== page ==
Kenneth James Weishuhn's death will not be in vain. He has opened the door to advocate for others who have no voice. He has called attention to an old issue that has become more intense and even more dangerous than ever before. Social media sites like Facebook, Twitter and MySpace are opening up new avenues for potential bullying. To honor the man who has made a lasting impression in our lives, even before this tragic incident, we need to stand up and speak out against those who choose to hurt others. Cherish the memory of the boy we all knew and loved, but most importantly don't ever forget the message his memory brings.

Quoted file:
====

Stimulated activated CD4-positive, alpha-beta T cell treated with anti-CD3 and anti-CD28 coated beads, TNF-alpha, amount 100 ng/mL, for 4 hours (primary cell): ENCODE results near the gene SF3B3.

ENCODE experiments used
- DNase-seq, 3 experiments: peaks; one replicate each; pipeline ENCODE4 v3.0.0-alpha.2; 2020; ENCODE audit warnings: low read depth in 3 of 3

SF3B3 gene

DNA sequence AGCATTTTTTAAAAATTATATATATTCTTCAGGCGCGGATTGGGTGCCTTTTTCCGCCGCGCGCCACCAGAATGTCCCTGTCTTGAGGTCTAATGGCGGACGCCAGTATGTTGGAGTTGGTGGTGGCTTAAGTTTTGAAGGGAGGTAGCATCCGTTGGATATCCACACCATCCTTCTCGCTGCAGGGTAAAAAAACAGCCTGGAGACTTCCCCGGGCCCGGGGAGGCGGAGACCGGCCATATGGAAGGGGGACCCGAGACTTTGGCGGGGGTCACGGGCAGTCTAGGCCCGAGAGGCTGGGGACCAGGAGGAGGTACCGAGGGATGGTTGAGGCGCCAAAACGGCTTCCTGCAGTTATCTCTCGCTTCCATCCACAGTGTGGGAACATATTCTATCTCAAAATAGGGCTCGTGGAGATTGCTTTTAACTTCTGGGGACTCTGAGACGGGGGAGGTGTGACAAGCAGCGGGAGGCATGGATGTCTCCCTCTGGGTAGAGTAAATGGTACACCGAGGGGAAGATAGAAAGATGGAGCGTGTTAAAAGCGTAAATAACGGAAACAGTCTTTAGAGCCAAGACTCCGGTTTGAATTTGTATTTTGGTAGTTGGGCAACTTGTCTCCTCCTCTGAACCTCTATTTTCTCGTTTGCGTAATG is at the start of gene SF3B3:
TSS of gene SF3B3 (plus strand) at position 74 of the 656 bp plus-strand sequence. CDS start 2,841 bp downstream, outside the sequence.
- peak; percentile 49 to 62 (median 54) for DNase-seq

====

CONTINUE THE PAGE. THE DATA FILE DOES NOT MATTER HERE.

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My name is Alyce Townsend. I have lived in Spencer, Iowa for the last 6 and half years. I'm originally a small town girl from Primghar but moved to Spencer because of the big city shopping with small town appeal. Okay, maybe that's not the whole truth. I hate driving in snow. Living in Spencer allows me to never have to leave town in the winter! I'm a 26 year old mother of three children ages 6, 5, and 4. Yes, that's how old they are. Yes, I know. Please stop laughing. I am currently enrolled in Iowa Lakes Community College for my Business Degree with hopes for someday having my own online clothing store. When I'm not doing homework, chasing kids, or cleaning house I love to write. Writing is my release and I currently have been working on screenplays I hope will someday become Oscar worthy motion pictures. I must warn you that I do at times have a twisted sense of humor, so I hope that when reading my blogs of whatever topic I may joke about, you leave with a smile and a whole new perspective!